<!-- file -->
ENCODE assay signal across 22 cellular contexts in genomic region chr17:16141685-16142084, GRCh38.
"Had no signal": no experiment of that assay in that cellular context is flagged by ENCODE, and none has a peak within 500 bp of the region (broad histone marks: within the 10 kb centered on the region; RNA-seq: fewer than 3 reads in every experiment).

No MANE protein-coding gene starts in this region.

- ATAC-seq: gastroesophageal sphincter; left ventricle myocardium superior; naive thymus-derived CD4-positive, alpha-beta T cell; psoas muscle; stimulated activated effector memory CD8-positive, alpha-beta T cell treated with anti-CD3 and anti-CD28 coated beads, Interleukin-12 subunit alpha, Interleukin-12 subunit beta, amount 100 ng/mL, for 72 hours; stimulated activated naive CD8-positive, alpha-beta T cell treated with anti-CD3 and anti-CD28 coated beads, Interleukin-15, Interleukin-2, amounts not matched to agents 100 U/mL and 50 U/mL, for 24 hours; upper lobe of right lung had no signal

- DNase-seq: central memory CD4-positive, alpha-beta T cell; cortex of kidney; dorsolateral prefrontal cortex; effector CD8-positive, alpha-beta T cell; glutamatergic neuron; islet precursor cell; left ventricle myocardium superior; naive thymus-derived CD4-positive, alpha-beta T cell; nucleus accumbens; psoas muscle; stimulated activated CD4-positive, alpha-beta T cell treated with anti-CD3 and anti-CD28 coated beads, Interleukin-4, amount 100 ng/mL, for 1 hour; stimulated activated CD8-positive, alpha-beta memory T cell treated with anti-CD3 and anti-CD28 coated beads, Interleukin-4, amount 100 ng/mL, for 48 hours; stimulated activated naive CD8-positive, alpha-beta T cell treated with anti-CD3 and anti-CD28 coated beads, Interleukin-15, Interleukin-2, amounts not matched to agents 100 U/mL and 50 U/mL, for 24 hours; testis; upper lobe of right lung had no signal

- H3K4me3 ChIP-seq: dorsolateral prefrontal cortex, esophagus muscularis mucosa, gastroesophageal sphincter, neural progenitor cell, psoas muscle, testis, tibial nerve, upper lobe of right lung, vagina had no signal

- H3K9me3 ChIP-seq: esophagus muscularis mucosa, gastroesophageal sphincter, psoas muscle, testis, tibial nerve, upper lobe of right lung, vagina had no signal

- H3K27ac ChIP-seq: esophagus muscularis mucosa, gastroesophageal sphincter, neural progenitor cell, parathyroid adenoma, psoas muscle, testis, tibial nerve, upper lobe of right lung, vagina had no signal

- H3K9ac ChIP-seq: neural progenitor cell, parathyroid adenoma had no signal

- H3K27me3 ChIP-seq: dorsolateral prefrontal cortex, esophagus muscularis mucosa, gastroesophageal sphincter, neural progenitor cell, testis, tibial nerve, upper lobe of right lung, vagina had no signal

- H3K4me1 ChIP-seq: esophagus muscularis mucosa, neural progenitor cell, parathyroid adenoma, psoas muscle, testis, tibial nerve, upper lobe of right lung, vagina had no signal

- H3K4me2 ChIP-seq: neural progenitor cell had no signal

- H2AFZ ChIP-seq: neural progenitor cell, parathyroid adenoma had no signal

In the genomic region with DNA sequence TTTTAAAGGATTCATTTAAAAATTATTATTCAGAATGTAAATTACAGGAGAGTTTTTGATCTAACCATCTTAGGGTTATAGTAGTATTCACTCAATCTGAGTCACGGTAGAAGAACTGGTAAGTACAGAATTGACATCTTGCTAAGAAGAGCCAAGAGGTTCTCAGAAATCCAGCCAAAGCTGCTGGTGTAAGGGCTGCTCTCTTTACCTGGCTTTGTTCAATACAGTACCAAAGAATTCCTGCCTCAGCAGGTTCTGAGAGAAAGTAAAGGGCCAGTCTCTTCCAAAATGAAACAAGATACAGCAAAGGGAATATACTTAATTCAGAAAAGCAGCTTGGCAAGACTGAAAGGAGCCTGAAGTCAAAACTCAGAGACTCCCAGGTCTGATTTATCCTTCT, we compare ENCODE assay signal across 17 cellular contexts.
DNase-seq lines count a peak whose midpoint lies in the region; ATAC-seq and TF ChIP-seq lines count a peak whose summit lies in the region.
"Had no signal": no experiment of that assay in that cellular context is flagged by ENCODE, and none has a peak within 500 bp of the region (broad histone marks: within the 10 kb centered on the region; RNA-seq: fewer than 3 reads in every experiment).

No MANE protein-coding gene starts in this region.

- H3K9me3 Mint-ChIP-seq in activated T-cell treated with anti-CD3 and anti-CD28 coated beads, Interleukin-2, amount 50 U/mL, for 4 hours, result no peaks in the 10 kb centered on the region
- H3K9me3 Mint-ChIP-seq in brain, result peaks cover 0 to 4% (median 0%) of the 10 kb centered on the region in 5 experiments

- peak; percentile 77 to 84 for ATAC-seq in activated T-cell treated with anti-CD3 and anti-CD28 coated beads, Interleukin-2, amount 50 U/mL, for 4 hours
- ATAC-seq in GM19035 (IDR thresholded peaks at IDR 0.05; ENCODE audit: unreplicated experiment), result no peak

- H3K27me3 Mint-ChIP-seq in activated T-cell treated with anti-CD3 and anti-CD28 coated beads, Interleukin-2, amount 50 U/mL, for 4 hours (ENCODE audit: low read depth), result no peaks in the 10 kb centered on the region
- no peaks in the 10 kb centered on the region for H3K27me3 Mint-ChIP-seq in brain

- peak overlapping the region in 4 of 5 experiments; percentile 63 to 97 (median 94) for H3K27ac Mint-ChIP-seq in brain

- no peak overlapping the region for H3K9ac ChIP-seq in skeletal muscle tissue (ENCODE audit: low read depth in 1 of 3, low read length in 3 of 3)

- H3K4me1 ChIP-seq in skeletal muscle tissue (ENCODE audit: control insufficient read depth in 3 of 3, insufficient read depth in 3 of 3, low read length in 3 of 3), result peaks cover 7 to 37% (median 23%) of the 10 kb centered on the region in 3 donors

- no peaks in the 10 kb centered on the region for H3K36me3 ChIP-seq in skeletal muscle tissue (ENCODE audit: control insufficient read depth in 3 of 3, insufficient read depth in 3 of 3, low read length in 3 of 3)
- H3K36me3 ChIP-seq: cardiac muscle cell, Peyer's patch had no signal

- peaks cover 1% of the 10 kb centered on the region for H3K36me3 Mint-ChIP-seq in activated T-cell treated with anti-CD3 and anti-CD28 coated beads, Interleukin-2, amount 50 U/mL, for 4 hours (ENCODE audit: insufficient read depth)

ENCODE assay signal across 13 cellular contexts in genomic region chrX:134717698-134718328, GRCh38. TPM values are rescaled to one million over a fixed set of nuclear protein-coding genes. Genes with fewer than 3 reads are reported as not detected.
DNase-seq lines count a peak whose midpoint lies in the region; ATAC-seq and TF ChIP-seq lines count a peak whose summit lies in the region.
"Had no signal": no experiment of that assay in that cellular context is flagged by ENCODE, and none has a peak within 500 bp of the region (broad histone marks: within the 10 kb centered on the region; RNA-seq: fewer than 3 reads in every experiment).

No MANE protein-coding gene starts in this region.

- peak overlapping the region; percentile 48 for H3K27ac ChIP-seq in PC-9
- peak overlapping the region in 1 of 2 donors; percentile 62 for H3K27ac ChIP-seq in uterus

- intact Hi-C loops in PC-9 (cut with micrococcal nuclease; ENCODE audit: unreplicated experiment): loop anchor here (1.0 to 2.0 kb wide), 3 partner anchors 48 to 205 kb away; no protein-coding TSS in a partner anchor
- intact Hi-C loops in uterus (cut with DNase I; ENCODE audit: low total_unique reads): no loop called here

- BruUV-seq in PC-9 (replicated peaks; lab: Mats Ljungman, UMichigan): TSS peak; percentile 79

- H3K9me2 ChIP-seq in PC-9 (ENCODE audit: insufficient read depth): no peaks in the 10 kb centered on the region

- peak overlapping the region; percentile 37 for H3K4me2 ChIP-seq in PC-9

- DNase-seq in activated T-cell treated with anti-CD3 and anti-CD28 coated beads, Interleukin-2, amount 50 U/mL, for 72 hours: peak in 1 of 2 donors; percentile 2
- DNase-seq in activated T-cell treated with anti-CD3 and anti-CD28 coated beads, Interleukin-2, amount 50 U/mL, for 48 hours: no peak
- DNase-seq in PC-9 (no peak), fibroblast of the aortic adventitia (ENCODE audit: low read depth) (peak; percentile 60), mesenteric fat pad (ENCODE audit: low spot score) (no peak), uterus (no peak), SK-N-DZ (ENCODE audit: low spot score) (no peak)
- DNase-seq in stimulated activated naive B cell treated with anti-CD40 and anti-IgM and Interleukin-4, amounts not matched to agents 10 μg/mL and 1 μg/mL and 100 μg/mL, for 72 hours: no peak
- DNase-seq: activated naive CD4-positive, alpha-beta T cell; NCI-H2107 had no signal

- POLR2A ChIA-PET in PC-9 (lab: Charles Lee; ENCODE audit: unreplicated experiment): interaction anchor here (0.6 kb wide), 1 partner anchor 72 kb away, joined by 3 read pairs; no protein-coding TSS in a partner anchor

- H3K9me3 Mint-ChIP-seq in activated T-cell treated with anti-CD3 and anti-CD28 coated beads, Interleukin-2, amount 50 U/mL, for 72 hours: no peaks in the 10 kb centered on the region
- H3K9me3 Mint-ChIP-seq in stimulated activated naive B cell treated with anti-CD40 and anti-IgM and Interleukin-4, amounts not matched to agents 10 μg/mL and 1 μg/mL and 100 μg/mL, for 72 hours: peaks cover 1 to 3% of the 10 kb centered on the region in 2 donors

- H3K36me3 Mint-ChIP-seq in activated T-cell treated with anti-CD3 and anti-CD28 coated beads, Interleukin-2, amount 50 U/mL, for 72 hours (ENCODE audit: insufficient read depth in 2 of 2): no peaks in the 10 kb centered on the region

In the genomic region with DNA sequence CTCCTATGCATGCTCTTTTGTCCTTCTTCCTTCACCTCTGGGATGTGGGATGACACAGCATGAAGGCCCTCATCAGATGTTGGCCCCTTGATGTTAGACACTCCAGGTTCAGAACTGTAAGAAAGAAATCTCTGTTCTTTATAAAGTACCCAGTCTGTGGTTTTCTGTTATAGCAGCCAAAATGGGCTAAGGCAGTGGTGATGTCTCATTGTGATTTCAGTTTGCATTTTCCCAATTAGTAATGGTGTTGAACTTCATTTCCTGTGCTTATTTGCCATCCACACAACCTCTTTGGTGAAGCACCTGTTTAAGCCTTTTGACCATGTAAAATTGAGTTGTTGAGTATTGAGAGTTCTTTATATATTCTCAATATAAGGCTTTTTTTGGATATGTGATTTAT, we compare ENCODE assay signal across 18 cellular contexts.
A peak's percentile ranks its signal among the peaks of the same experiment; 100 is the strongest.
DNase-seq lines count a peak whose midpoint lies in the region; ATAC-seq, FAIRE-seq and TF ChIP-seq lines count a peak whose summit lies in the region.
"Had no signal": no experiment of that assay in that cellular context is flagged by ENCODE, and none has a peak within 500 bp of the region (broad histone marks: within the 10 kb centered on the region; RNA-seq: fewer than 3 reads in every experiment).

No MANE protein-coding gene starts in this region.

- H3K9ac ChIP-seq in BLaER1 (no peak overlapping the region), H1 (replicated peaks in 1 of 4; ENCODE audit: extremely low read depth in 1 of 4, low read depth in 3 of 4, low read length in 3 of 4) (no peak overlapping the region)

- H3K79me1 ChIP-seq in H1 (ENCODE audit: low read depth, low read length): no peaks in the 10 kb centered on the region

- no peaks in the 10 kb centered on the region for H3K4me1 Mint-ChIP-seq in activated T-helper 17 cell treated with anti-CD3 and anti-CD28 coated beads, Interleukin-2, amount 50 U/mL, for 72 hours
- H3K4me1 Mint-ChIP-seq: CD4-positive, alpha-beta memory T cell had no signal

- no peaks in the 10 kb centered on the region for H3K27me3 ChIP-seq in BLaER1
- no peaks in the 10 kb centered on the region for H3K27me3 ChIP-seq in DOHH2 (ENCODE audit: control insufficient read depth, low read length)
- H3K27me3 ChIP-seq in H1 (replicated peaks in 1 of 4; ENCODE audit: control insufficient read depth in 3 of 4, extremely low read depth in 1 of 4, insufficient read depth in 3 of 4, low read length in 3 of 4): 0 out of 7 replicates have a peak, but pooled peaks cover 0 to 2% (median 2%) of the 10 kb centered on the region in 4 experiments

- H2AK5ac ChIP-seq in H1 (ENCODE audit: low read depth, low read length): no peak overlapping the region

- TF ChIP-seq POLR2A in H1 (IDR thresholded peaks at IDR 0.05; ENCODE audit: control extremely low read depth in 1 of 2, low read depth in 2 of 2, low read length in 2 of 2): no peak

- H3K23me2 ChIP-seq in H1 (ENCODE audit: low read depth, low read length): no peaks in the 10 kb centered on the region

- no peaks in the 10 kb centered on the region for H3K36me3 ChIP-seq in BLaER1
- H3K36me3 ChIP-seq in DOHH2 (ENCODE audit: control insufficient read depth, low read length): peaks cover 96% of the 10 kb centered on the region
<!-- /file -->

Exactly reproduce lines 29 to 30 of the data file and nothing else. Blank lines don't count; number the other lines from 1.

- peaks cover 1% of the 10 kb centered on the region for H3K36me3 Mint-ChIP-seq in activated T-cell treated with anti-CD3 and anti-CD28 coated beads, Interleukin-2, amount 50 U/mL, for 4 hours (ENCODE audit: insufficient read depth)

ENCODE assay signal across 13 cellular contexts in genomic region chrX:134717698-134718328, GRCh38. TPM values are rescaled to one million over a fixed set of nuclear protein-coding genes. Genes with fewer than 3 reads are reported as not detected.